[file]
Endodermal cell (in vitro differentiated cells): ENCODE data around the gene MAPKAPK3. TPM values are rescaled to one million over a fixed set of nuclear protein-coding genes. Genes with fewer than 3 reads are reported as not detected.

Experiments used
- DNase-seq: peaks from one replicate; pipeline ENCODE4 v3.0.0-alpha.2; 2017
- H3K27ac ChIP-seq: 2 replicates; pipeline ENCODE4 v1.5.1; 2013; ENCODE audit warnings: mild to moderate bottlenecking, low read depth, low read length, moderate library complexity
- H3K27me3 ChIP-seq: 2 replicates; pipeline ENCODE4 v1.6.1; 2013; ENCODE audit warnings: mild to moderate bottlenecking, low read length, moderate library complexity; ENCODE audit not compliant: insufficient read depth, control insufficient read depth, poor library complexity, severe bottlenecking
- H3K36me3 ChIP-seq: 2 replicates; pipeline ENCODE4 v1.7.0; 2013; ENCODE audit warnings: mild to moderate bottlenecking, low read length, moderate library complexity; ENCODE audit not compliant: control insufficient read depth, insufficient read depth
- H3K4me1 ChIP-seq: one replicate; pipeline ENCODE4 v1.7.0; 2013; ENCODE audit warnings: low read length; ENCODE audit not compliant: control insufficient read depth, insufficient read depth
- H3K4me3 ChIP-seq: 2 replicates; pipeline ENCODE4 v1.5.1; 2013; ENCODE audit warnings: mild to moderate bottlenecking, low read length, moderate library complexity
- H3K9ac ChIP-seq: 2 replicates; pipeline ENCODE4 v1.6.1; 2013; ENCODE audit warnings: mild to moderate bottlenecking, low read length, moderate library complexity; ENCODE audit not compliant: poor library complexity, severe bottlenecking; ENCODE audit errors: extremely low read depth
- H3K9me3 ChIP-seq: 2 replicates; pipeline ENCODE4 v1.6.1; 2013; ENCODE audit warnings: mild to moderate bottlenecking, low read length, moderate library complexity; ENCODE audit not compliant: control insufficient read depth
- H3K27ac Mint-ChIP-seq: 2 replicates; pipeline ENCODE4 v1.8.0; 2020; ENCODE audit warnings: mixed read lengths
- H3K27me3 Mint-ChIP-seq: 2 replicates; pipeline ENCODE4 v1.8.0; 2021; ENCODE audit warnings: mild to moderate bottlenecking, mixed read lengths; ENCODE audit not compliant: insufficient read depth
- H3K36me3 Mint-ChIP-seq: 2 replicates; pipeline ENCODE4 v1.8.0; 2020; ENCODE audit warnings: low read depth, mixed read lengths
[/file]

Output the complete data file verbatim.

Endodermal cell (in vitro differentiated cells): ENCODE data around the gene MAPKAPK3. TPM values are rescaled to one million over a fixed set of nuclear protein-coding genes. Genes with fewer than 3 reads are reported as not detected.

Experiments used
- DNase-seq: peaks from one replicate; pipeline ENCODE4 v3.0.0-alpha.2; 2017
- H3K27ac ChIP-seq: 2 replicates; pipeline ENCODE4 v1.5.1; 2013; ENCODE audit warnings: mild to moderate bottlenecking, low read depth, low read length, moderate library complexity
- H3K27me3 ChIP-seq: 2 replicates; pipeline ENCODE4 v1.6.1; 2013; ENCODE audit warnings: mild to moderate bottlenecking, low read length, moderate library complexity; ENCODE audit not compliant: insufficient read depth, control insufficient read depth, poor library complexity, severe bottlenecking
- H3K36me3 ChIP-seq: 2 replicates; pipeline ENCODE4 v1.7.0; 2013; ENCODE audit warnings: mild to moderate bottlenecking, low read length, moderate library complexity; ENCODE audit not compliant: control insufficient read depth, insufficient read depth
- H3K4me1 ChIP-seq: one replicate; pipeline ENCODE4 v1.7.0; 2013; ENCODE audit warnings: low read length; ENCODE audit not compliant: control insufficient read depth, insufficient read depth
- H3K4me3 ChIP-seq: 2 replicates; pipeline ENCODE4 v1.5.1; 2013; ENCODE audit warnings: mild to moderate bottlenecking, low read length, moderate library complexity
- H3K9ac ChIP-seq: 2 replicates; pipeline ENCODE4 v1.6.1; 2013; ENCODE audit warnings: mild to moderate bottlenecking, low read length, moderate library complexity; ENCODE audit not compliant: poor library complexity, severe bottlenecking; ENCODE audit errors: extremely low read depth
- H3K9me3 ChIP-seq: 2 replicates; pipeline ENCODE4 v1.6.1; 2013; ENCODE audit warnings: mild to moderate bottlenecking, low read length, moderate library complexity; ENCODE audit not compliant: control insufficient read depth
- H3K27ac Mint-ChIP-seq: 2 replicates; pipeline ENCODE4 v1.8.0; 2020; ENCODE audit warnings: mixed read lengths
- H3K27me3 Mint-ChIP-seq: 2 replicates; pipeline ENCODE4 v1.8.0; 2021; ENCODE audit warnings: mild to moderate bottlenecking, mixed read lengths; ENCODE audit not compliant: insufficient read depth
- H3K36me3 Mint-ChIP-seq: 2 replicates; pipeline ENCODE4 v1.8.0; 2020; ENCODE audit warnings: low read depth, mixed read lengths